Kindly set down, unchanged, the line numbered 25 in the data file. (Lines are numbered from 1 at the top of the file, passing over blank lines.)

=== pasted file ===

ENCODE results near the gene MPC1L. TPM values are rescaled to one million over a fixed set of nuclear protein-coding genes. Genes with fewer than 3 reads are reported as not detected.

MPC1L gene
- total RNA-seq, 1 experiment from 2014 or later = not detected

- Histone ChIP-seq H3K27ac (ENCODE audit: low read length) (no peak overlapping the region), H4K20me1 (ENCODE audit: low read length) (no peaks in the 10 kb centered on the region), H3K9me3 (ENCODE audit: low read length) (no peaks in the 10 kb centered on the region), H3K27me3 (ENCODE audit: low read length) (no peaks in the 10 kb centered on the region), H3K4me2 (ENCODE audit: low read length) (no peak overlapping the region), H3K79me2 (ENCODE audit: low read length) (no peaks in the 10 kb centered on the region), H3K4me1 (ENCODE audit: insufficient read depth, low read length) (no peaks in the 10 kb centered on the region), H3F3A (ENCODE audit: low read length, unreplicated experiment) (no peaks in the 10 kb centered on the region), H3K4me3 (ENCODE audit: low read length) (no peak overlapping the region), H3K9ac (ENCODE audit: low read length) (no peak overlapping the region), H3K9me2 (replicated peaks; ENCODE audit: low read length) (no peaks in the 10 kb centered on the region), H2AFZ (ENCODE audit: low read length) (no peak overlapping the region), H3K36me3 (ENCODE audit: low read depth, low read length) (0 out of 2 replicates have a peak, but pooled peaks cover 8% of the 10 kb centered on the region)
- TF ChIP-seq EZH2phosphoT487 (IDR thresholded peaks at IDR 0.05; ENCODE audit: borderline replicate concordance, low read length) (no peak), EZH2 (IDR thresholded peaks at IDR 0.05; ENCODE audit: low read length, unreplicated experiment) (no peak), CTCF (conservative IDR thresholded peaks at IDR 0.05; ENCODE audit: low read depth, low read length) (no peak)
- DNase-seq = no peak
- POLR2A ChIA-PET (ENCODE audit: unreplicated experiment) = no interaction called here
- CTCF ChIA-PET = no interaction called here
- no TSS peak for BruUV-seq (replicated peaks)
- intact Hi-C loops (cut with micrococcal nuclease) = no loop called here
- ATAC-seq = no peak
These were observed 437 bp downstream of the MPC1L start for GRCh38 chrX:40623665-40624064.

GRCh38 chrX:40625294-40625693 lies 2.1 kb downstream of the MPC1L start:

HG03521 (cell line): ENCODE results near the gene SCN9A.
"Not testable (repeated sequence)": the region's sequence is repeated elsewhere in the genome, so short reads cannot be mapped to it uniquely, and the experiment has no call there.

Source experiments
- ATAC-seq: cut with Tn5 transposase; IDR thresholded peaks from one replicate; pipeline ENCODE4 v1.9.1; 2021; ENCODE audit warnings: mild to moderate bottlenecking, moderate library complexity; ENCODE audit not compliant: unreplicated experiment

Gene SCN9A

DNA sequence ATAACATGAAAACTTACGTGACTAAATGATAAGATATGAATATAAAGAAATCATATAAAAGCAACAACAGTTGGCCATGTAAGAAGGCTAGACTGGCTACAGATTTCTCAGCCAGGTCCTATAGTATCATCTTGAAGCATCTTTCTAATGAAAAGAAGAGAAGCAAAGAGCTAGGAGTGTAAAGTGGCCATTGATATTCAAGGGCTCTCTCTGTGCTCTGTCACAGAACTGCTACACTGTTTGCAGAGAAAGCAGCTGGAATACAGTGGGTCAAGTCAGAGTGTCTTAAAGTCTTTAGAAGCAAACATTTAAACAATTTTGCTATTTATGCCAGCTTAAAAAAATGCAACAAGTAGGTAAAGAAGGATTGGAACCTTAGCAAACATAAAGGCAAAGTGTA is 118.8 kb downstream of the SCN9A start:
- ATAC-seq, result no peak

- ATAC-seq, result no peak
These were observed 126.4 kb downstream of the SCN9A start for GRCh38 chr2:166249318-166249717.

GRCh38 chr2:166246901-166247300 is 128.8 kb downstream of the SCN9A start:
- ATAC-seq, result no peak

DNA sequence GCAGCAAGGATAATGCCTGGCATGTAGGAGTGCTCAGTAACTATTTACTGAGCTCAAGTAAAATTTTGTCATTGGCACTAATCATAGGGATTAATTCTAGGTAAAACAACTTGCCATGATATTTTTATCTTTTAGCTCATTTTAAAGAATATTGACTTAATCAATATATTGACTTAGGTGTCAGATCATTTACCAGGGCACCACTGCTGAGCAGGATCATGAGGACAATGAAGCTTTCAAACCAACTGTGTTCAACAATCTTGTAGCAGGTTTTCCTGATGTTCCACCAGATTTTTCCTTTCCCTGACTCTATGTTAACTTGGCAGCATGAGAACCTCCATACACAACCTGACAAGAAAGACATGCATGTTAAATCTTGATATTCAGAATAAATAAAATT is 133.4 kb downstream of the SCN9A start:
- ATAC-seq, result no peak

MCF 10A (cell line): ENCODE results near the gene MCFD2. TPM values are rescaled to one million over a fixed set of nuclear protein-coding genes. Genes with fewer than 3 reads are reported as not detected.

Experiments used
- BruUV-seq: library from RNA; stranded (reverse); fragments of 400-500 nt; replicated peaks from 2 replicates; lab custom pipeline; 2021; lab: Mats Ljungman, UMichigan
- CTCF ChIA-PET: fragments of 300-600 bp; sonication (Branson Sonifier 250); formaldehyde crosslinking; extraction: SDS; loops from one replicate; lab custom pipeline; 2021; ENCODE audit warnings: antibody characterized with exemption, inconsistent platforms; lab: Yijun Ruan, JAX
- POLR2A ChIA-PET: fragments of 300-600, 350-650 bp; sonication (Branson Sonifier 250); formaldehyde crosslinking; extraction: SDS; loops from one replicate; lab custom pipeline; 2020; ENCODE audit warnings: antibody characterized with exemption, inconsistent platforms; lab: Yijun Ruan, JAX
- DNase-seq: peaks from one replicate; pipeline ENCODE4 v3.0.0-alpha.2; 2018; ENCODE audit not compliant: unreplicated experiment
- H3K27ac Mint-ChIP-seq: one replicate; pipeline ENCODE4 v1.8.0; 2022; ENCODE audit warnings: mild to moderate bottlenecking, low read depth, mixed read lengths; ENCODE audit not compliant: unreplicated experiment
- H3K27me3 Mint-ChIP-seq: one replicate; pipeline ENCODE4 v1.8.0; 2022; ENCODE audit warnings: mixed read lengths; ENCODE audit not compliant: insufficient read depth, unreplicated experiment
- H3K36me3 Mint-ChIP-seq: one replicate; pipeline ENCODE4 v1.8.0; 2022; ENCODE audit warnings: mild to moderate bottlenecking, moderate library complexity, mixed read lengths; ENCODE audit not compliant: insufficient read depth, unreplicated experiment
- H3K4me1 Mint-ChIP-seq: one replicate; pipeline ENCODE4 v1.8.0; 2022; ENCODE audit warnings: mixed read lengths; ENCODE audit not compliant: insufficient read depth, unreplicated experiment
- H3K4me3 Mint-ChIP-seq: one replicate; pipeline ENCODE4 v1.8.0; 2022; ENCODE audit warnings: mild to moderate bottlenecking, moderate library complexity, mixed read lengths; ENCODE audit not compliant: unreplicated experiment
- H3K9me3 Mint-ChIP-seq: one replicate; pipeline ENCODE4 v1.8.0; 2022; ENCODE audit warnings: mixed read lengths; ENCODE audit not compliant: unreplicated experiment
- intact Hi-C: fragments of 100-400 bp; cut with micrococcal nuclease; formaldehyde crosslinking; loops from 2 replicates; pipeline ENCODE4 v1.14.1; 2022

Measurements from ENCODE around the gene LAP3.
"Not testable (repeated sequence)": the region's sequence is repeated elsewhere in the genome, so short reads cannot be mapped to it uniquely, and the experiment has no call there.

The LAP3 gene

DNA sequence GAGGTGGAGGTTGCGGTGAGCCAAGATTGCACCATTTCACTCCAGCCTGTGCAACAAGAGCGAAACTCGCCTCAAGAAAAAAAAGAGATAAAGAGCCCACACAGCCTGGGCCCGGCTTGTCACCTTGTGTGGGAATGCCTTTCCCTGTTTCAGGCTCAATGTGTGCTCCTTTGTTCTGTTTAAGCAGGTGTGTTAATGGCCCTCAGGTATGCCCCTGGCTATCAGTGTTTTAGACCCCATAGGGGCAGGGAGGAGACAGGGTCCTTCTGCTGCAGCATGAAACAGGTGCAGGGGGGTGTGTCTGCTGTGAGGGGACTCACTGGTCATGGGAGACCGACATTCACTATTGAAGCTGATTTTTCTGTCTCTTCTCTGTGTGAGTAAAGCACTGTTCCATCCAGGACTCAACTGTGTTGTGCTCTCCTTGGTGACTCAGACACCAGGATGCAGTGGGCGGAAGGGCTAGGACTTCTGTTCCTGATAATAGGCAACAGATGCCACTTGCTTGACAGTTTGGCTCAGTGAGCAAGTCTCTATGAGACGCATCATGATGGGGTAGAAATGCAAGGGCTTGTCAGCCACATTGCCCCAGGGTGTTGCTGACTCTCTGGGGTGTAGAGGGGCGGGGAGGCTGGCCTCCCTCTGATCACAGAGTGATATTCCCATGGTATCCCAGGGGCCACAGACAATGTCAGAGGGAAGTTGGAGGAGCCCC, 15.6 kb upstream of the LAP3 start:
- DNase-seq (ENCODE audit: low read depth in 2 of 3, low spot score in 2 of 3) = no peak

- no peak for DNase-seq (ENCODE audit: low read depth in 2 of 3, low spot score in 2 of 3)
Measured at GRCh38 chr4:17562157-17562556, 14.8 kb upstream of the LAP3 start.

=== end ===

DNA sequence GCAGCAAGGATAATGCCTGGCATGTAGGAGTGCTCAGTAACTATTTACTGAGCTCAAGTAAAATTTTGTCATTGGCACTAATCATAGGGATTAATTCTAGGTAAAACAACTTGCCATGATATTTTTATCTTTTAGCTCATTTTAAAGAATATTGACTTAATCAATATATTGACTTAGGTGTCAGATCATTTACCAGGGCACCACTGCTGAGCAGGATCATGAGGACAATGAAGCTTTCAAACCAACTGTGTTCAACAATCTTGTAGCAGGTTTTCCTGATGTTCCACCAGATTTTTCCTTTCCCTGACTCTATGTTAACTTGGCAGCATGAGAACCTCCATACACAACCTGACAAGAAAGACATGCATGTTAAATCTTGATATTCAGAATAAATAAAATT is 133.4 kb downstream of the SCN9A start: